28 April 2021

Guest Review: Exit by Laura Waddell

Exit by Laura Waddell book cover
* Copy courtesy of Bloomsbury Australia *


The second instalment in my series of reviews from the Object Lessons series of books by Bloomsbury Academic is Exit by Laura Waddell. I'll leave you with Neil Béchervaise for his thoughts on this one.

Neil's Review

As a prescient reminder that lament, rage, reflection and even trivial recall never really leave us, Laura Waddell’s Exit is, indeed, an Object Lesson; a lesson in the fine line between ‘coming’ and ‘going’; between ‘in’ and ‘out’, between ‘now you see it’ and ‘now you don’t’.

While definition is always important, the signs and signifiers for ‘exit’ connote ‘place’ rather than ‘presence’, ‘presence’ rather than ‘existence’. Reviewing her own sense of self – particularly in terms of her Scots origins and the language she can never really use because it probably no longer exists, Waddell extends her readers’ sense of location from ‘place’ to ‘identity’; her anger at being excluded, maybe excluding herself, from an ideal which she knows herself to be. From ‘emigrant’ to ‘immigrant’ we may transition into ‘aliens’ – not necessarily ‘little green people’ but different nevertheless, while still ‘the same’. Upon exit, we are cast into that episode of The Twilight Zone in which, she recalls:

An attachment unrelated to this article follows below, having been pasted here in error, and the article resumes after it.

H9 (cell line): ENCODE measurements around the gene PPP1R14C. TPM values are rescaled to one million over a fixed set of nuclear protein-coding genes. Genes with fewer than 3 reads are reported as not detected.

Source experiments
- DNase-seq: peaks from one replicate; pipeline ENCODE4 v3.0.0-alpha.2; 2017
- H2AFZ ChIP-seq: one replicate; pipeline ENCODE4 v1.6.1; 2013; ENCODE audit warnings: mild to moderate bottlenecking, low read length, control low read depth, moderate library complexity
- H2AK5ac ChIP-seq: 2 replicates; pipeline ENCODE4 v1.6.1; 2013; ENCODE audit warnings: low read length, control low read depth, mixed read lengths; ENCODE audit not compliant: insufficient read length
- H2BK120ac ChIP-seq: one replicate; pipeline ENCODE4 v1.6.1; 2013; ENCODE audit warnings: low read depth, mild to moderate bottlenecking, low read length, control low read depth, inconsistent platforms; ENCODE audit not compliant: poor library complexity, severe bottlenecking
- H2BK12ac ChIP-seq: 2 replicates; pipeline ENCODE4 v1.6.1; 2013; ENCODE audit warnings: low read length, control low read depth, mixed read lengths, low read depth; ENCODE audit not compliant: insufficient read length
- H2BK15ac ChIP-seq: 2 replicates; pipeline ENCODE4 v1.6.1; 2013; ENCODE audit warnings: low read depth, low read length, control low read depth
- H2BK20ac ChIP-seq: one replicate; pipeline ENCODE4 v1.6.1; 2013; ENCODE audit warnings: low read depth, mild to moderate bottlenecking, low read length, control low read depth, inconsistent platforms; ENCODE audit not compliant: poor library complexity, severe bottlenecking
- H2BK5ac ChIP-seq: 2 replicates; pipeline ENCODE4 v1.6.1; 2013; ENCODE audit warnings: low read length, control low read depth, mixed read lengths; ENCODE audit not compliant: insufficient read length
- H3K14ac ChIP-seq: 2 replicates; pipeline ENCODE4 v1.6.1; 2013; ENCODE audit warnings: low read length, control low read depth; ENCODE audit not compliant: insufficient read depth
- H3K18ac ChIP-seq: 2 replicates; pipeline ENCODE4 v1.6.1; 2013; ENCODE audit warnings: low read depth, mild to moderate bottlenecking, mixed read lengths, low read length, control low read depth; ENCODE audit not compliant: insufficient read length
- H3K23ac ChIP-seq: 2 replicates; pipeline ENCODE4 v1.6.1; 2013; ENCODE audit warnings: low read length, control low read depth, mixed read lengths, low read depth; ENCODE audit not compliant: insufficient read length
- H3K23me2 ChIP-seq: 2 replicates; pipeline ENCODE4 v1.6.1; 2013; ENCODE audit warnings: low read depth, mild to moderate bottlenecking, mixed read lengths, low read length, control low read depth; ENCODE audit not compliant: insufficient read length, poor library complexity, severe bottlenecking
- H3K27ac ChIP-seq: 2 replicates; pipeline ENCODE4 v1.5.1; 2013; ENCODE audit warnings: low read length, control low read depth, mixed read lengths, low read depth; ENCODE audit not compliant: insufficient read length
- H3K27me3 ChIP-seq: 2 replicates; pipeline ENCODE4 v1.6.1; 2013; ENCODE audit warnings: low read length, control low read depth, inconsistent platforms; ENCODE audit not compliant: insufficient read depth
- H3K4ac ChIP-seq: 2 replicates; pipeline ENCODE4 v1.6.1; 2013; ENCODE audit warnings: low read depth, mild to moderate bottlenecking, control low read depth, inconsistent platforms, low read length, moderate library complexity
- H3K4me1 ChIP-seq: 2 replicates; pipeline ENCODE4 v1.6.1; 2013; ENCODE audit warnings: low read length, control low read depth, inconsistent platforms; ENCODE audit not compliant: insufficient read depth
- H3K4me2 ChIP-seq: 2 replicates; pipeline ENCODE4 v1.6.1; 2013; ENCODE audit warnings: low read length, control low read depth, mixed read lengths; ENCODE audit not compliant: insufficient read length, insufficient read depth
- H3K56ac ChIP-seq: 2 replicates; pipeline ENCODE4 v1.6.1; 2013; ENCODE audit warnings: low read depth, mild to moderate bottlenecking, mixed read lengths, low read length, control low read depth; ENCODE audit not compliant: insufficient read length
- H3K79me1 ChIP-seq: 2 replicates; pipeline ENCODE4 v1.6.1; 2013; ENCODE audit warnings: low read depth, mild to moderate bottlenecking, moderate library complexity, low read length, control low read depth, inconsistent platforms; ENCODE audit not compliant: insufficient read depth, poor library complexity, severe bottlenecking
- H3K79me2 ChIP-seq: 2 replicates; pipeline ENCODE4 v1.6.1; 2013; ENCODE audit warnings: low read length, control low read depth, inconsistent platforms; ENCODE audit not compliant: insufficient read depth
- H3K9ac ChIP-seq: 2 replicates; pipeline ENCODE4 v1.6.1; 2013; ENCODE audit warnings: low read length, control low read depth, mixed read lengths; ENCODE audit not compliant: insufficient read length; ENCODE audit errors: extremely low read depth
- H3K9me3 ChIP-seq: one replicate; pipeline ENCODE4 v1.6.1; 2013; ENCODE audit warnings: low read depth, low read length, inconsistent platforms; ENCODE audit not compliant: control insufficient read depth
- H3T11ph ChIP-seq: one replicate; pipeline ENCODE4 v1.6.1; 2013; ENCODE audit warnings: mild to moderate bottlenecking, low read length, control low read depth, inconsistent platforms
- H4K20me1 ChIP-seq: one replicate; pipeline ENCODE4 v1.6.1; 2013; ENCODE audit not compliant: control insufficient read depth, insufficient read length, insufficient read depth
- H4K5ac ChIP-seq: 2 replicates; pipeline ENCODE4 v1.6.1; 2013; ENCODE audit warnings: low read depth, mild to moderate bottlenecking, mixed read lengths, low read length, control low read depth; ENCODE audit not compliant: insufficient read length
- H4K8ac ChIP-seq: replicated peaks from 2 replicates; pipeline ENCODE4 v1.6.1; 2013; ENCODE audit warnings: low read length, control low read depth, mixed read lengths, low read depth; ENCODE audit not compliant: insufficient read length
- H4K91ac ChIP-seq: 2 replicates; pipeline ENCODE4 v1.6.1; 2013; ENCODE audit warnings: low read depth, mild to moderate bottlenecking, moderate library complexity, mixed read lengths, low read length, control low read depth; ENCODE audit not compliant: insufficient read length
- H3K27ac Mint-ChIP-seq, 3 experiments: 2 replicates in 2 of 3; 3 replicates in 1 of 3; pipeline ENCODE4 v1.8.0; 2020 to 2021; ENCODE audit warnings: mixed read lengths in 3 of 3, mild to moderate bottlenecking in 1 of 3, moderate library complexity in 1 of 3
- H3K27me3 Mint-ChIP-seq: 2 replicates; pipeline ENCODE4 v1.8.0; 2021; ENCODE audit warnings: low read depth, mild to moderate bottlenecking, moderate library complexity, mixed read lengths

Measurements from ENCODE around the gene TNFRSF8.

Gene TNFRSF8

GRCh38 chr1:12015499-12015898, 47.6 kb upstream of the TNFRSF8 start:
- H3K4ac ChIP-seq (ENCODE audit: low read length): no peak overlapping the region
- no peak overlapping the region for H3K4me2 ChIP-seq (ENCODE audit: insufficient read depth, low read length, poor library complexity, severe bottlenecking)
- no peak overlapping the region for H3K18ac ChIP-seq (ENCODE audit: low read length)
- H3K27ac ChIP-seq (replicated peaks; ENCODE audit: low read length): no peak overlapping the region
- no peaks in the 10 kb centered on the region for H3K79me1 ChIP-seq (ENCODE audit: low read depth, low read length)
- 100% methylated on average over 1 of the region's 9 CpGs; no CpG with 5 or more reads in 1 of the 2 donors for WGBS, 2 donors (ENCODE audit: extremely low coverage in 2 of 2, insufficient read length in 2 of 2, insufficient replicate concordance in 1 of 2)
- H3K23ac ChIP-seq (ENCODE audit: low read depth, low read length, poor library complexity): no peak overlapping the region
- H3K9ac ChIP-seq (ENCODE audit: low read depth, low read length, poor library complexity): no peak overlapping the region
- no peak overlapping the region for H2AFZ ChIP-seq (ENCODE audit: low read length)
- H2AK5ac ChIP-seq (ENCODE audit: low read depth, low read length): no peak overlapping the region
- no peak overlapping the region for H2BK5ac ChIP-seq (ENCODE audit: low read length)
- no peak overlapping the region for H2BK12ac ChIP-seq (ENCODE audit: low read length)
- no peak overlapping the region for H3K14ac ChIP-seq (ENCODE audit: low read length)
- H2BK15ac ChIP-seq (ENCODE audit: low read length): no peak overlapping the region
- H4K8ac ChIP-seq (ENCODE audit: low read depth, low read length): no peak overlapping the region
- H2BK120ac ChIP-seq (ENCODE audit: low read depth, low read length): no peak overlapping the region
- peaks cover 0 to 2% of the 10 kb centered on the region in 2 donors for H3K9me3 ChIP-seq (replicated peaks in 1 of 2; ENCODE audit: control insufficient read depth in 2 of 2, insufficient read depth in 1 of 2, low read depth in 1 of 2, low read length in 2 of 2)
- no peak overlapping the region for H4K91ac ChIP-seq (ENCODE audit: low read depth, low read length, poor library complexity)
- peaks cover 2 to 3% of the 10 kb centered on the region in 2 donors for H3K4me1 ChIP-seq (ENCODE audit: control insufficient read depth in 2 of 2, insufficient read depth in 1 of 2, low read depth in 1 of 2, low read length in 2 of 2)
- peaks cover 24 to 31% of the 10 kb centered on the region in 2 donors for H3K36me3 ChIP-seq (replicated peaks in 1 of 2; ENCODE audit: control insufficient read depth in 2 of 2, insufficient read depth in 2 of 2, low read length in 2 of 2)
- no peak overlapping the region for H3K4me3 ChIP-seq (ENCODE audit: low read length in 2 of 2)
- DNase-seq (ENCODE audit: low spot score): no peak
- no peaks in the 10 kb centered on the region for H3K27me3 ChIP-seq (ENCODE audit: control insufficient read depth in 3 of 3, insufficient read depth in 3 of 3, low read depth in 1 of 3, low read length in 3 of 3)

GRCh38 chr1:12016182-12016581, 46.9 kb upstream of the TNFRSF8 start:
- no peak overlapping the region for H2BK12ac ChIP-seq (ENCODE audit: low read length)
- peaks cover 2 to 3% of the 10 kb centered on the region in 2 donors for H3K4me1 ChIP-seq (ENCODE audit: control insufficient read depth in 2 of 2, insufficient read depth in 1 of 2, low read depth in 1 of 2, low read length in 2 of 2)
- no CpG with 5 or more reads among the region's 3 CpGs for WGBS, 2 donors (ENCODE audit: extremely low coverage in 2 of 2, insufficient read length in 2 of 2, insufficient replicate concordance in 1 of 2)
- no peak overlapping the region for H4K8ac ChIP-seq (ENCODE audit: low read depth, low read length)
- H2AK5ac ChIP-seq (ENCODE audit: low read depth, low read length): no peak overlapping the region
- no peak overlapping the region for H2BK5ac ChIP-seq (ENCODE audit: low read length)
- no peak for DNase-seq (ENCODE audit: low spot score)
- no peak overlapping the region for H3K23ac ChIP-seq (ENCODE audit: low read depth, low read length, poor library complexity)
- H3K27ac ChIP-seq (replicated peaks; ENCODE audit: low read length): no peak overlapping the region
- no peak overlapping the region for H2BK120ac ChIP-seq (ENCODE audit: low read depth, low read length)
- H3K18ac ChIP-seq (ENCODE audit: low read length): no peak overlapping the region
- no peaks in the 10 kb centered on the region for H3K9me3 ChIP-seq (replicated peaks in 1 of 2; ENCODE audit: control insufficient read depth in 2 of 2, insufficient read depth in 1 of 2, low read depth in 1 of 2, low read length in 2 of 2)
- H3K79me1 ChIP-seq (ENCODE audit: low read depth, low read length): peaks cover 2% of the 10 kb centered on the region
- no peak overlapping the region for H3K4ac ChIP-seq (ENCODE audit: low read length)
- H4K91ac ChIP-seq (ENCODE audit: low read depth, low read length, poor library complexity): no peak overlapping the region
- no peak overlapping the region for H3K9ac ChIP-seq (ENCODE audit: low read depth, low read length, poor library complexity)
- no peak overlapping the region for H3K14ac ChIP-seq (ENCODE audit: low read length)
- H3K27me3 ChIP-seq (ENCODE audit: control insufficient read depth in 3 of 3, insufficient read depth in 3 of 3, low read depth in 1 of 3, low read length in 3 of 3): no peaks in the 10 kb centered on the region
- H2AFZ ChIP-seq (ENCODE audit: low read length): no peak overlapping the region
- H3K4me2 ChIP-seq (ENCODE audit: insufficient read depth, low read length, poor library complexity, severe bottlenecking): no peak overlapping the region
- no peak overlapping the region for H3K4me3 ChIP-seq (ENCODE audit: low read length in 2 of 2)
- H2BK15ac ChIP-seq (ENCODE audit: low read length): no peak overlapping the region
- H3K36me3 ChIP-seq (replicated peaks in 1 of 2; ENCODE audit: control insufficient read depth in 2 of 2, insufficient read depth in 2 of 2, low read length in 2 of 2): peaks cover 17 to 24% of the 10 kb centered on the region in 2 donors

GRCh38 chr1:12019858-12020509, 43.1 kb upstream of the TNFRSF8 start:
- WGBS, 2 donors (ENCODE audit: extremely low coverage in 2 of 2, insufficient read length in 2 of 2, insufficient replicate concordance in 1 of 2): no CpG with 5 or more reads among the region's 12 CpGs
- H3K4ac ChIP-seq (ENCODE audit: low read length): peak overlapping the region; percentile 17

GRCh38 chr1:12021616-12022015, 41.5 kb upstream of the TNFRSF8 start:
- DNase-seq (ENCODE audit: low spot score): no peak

“Aliens were frightening because they mirrored our worst human tendencies”      Page 2
Within its brief 130 pages of information, anecdote, recollection and personal reflection, Laura Waddell’s Exit shifts from substantial to existential before closing with a rush that is reminiscent of the closing door which reminds us that while we, as readers, may still be here, the author has gone. What remains is our responsibility – we found our way in so now we must decide what is out.

You can seize this book at Booktopia.

Neil's Rating:

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